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Re: Why wasn't the 25.3 release based on the then-head of the emacs-25 b

From: Eli Zaretskii
Subject: Re: Why wasn't the 25.3 release based on the then-head of the emacs-25 branch?
Date: Mon, 18 Sep 2017 18:05:38 +0300

> Cc: address@hidden, address@hidden
> From: Paul Eggert <address@hidden>
> Date: Sun, 17 Sep 2017 15:44:36 -0700
>     That time included the time to make the tarball and test it.
> If making the tarball and testing it takes 1.5 days, then that was 20% of the 
> overall delay last time, and there is good opportunity for speeding up the 
> process. Such a process should take minutes, not hours.

The process of producing the tarball once you invoke make-dist is
indeed very short.  But the process of checking-out from Git, setting
the version number, committing the changes and the corresponding tag,
making the tarball itself, verifying its correctness, uploading it to
the GNU servers, then downloading it to several different systems, and
verifying the build--that process takes longer, especially if done by
several people who have their lives and live in different timezones.

Much of this involves tedious manual procedures, and is thus
error-prone.  It would be nice to automate at least some of that
(tarball content verification comes to mind), which could shorten the
time and eliminate the potential for errors.  For example, in the case
of Emacs 25.3, the original tarball included 2 minor mistakes, which
required to re-upload it after fixing them.

But whatever improvements we introduce, I think it's naïve to assume
time frames of minutes for these activities, unless we want to give up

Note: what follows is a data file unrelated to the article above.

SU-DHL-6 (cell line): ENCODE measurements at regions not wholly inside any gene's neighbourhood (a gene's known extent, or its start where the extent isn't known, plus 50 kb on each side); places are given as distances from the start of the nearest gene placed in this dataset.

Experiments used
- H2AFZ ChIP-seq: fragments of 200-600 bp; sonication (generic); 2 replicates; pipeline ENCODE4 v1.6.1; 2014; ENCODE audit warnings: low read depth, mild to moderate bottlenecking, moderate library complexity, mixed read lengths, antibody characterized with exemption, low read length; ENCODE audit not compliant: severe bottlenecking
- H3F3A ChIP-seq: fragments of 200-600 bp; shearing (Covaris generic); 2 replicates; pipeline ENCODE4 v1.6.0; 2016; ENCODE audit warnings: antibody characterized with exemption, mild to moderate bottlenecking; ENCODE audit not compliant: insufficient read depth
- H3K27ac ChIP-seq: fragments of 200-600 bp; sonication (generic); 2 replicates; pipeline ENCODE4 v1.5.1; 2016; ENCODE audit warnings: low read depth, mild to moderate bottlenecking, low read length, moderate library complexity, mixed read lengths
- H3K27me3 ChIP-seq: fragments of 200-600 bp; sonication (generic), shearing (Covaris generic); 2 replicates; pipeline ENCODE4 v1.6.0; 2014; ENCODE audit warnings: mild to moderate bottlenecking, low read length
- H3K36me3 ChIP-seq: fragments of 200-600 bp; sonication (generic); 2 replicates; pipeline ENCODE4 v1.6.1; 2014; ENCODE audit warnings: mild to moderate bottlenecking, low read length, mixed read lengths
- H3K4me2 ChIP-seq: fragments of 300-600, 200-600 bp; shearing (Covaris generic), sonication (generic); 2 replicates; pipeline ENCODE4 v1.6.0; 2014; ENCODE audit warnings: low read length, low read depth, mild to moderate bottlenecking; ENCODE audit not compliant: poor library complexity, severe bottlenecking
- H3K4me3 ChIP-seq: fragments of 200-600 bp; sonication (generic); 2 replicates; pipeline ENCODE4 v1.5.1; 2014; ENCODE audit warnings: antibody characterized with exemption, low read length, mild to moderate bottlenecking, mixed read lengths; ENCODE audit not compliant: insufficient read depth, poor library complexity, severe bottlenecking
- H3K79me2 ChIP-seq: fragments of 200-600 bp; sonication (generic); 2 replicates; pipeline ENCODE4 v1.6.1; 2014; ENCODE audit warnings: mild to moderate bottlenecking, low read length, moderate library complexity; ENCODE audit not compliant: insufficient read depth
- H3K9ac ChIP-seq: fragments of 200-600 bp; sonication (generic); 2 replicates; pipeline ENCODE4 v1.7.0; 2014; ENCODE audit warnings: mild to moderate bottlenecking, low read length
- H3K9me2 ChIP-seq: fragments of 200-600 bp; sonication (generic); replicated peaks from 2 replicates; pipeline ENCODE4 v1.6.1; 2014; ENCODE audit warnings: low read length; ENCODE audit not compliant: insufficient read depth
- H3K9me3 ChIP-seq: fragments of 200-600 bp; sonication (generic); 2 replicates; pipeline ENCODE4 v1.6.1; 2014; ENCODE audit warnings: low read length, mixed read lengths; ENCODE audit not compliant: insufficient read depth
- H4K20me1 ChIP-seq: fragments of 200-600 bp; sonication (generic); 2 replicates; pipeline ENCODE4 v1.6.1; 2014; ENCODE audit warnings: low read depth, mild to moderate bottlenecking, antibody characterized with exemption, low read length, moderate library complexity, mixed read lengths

QA.  And giving up QA would be a mistake, IMO, since emergency
releases that fix grave problems must not themselves be problematic;
if they are, that would require additional fixup releases and prolong
the time even more.

>     How can people outside of
>     the project be charged with reviewing our bugs and patches?
> These are people quite knowledgeable about security and software maintenance. 
> They can be a good source for security reviews. It's another set of eyes, 
> with an outside perspective, and that is helpful.
>     why wouldn't those people speak up here
>     and work with us within our procedures?
> They're busy. Also, we haven't exactly been soliciting or welcoming their 
> input. The most recent emergency release had a bit of an NIH feel about it.

I still don't understand what you are suggesting, in practical terms,
and how will this be different from the current procedures, where
anyone could raise a security issue and propose a solution.

>     No one was arguing for additional bureaucracy.  What we need is data
>     and procedures
> Whatever it's called it's more work, and we lack the resources to do it. 
> Maybe we can look at two disparate releases (Debian and Fedora, say). Above 
> that there are diminishing returns. Outside reviewers could help here (some 
> are Fedora experts). 

Are Debian and Fedora indeed enough?  What about Red Hat?  What about
Arch Linux?  I don't have the answers, but we should decide on the
representative sample of the distributions based on some principles we
agree upon, and we should do it ahead of time.

The next question is, given the sample of distributions, how does one
figure out which ones of them include a given Emacs changeset, in
which versions of Emacs, and since what time.  Asking some experts
about this is possible, but it runs the risk that those experts are
unavailable or incommunicado when we need them, so if some databases
can be searched instead, that's better.

And of course all of that should be recorded in some file in admin/,
so that no one has to remember any of this when the time comes.

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